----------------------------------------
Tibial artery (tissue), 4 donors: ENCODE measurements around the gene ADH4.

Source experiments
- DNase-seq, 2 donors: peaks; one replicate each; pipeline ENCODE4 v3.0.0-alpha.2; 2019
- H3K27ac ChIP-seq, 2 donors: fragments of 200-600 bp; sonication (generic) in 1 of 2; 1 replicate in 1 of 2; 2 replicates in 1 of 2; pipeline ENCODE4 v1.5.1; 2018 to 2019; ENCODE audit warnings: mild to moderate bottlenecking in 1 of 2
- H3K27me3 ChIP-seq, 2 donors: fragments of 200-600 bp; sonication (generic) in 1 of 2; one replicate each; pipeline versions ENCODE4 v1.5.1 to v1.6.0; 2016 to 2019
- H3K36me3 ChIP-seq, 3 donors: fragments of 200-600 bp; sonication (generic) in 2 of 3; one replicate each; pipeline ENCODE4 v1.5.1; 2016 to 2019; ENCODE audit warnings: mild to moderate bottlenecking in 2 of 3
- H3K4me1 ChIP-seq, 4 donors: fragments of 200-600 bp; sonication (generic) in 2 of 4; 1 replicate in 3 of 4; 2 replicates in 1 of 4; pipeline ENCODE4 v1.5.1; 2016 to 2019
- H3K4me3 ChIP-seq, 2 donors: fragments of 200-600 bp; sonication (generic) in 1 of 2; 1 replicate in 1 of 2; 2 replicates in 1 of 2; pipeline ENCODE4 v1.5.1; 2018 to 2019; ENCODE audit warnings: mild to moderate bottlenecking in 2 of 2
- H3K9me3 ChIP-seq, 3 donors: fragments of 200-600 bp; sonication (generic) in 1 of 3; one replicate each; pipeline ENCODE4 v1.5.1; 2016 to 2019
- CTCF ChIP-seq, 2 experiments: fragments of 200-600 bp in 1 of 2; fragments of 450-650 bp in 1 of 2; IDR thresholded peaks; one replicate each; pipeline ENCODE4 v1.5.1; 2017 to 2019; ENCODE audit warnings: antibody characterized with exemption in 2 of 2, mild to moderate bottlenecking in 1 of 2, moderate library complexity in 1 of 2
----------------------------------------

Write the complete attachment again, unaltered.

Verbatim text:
Tibial artery (tissue), 4 donors: ENCODE measurements around the gene ADH4.

Source experiments
- DNase-seq, 2 donors: peaks; one replicate each; pipeline ENCODE4 v3.0.0-alpha.2; 2019
- H3K27ac ChIP-seq, 2 donors: fragments of 200-600 bp; sonication (generic) in 1 of 2; 1 replicate in 1 of 2; 2 replicates in 1 of 2; pipeline ENCODE4 v1.5.1; 2018 to 2019; ENCODE audit warnings: mild to moderate bottlenecking in 1 of 2
- H3K27me3 ChIP-seq, 2 donors: fragments of 200-600 bp; sonication (generic) in 1 of 2; one replicate each; pipeline versions ENCODE4 v1.5.1 to v1.6.0; 2016 to 2019
- H3K36me3 ChIP-seq, 3 donors: fragments of 200-600 bp; sonication (generic) in 2 of 3; one replicate each; pipeline ENCODE4 v1.5.1; 2016 to 2019; ENCODE audit warnings: mild to moderate bottlenecking in 2 of 3
- H3K4me1 ChIP-seq, 4 donors: fragments of 200-600 bp; sonication (generic) in 2 of 4; 1 replicate in 3 of 4; 2 replicates in 1 of 4; pipeline ENCODE4 v1.5.1; 2016 to 2019
- H3K4me3 ChIP-seq, 2 donors: fragments of 200-600 bp; sonication (generic) in 1 of 2; 1 replicate in 1 of 2; 2 replicates in 1 of 2; pipeline ENCODE4 v1.5.1; 2018 to 2019; ENCODE audit warnings: mild to moderate bottlenecking in 2 of 2
- H3K9me3 ChIP-seq, 3 donors: fragments of 200-600 bp; sonication (generic) in 1 of 3; one replicate each; pipeline ENCODE4 v1.5.1; 2016 to 2019
- CTCF ChIP-seq, 2 experiments: fragments of 200-600 bp in 1 of 2; fragments of 450-650 bp in 1 of 2; IDR thresholded peaks; one replicate each; pipeline ENCODE4 v1.5.1; 2017 to 2019; ENCODE audit warnings: antibody characterized with exemption in 2 of 2, mild to moderate bottlenecking in 1 of 2, moderate library complexity in 1 of 2